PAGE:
|Name||Resolution||Best used for|
|720p||1280 x 720||Very basic word processing (not recommended)|
|HD||1366 x 768||Basic productivity on a budget|
|Full HD||1920 x 1080||Most employees doing productivity work, multi-monitor setups|
|1440p||2560 x 1440||Multi-taskers, accountants, and designers|
|4K Ultra HD||3840 x 2160||Designers, video editors, and speadsheet experts|
|5K||5120 x 2880||Designers and professional photographers/editors|
|8K||7680 x 4320||Professional video editors, those with money to burn|
One of the first decisions you need to make with an office monitor is around aspect ratio. This is just a fancy way of saying the shape of the screen. For office purposes, there are 2 major screen sizes: (1) regular widescreen and (2) ultra widescreen. Gone are the days of square-shaped screens. Generally, you will see most screens with a 16:9 (or close to it) aspect ration. This means for every 16 horizontal units, you’ll have 9 vertical ones, resulting in a screen that is wider than taller.
But as of a few years ago, ultra-widescreen monitors have become affordable enough to be real contenders. If you do a lot of multitasking, it makes sense to at least consider an ultra-widescreen monitor, as you can fit more windows and elements on the screen at a given time. You’ll see a lot of monitors with a resolution like 3840 x 1600, which denotes an ultra-widescreen monitor. If you plan on doing a dual-monitor setup at your desk, then I’d skip the ultra-wide.
Refresh rate tends to be a spec that is more important to people who work in creative industries. It basically means how fast the screen can keep up with movement by completely “refreshing” the panel. When the refresh rate is too low, you can experience ghosting and blurring. For those doing video editing or anything that requires fast motion, look for the highest refresh rate that your budget will allow. This may get you into the gaming side of monitors, however, resulting in much higher costs. For the vast majority of home workers, 60Hz is perfectly fine as a refresh rate.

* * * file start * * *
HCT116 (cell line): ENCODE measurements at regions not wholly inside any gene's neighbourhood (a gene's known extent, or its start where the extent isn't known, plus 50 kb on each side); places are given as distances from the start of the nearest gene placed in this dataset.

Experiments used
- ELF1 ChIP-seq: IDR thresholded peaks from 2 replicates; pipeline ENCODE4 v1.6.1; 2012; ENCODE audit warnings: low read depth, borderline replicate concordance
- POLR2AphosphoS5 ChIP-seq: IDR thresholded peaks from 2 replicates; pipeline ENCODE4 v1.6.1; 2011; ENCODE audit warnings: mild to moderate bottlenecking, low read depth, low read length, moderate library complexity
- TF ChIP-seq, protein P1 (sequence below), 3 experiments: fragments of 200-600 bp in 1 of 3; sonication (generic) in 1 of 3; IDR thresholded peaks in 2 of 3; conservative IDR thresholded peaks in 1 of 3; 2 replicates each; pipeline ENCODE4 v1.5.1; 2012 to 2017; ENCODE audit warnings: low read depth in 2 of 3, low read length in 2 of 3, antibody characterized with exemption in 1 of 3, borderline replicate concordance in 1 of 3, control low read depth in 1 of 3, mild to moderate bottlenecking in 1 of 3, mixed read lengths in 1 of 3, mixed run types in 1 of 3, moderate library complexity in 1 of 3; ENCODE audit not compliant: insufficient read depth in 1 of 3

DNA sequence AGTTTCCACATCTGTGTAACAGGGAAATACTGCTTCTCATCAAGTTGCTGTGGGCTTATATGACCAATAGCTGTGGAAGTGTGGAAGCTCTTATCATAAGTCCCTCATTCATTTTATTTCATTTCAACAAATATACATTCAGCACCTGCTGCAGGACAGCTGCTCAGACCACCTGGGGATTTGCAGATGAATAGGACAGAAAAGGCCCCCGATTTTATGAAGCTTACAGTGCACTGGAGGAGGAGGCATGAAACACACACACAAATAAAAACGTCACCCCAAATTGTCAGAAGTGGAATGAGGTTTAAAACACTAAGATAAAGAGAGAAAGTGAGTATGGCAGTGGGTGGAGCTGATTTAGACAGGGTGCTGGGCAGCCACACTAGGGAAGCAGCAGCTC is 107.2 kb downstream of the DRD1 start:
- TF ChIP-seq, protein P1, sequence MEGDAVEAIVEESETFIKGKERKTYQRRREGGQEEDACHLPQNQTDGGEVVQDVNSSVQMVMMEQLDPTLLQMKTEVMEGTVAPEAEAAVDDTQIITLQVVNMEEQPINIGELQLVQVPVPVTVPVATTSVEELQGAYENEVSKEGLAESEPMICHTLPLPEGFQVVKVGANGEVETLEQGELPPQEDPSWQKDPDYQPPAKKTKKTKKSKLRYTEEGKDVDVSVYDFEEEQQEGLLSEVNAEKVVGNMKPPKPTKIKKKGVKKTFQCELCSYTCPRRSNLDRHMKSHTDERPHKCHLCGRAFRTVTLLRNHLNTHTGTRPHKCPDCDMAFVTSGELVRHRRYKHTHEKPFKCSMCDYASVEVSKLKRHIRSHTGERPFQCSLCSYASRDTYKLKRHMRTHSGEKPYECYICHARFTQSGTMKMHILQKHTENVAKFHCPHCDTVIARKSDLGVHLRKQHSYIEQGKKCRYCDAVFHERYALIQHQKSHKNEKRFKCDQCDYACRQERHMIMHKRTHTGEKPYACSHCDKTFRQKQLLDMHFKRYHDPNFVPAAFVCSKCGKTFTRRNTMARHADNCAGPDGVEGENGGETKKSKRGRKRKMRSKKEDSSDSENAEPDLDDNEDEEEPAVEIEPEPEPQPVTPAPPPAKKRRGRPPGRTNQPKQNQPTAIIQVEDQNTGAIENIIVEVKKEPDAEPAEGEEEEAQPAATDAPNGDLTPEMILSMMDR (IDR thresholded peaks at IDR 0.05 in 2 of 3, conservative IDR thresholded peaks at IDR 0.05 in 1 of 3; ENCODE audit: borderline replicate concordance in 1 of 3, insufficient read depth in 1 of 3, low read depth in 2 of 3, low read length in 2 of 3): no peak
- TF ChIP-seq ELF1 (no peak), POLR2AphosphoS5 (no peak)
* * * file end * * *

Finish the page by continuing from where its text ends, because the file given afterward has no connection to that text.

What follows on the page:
You will also come across a spec called response time. This is more applicable to gamers and would not generally be something necessary to consider in an office monitor unless you are doing hardcore video editing.
The actual screen technology may be something to pay attention to as well. Generally monitors come in one of 3 flavors: (1) TN, or twisted nematic (2) VA, or vertical alignment, and (3) IPS, or in-plane switching. Each of these panel technologies comes with their pros and cons, so we have put together a table that shows their advantages. Keep in mind that there are exceptions to the rule where, for instance, you can get VA panels that have an excellent response time
|Color accuracy / gamut||Worst||Better||Best|
|Response time / refresh||Best||Worst||Better|
|Pricing||Inexpensive||Mid-high price||Highest price|
Contrast ratio is the ability for the display to show both very dark blacks (instead of dark grays) as well as light screens. This generally won’t be a huge factor for most looking for a general productivity monitor used for Excel or Gmail. Where it does matter is where you need to work on video, photos, or other creative jobs. If you want the inkiest of blacks and brightest of whites side-by-side then find a monitor with a high contrast ratio (probably a VA panel).
Viewing angle may be a major element of choosing a monitor for your home office setup. For example, if you have a couple of different monitors and one is not directly in front of you (also known as off-axis) then you may want to look at monitors that handle off-axis viewing angles better. This also applies to off-axis viewing that is on the vertical plane. So if you mount a monitor higher than usual, you can lose the quality of color and contrast as you move further off-axis. You are probably in the market for an IPS panel if you need good viewing angles, otherwise, TN and VA will do the job if you are looking straight on.
You want to hook your monitor up to your computer right? Well, get ready for a confusing time because there are tonnes of different ways to connect a modern display to your laptop or desktop. Generally, we’ll see more connection options as you pay more for a screen. But in some cases, the connection technology is necessary for transferring the high-resolution image of a 4K or 5K display.
|Availability||Advantage / Disadvantage||Why you want it|
|HDMI||Very common||Available on most computers, can transfer a lot of information||Chances are, this is what your computer uses|
|VGA||Uncommon on new monitors||Not digital. Unavailable on most computers as it is old||You don’t… Unless you are a time traveler|
|DVI||Uncommon on new monitors||Not as common as it used to be. Large connector.||You don’t need it unless you have an older computer|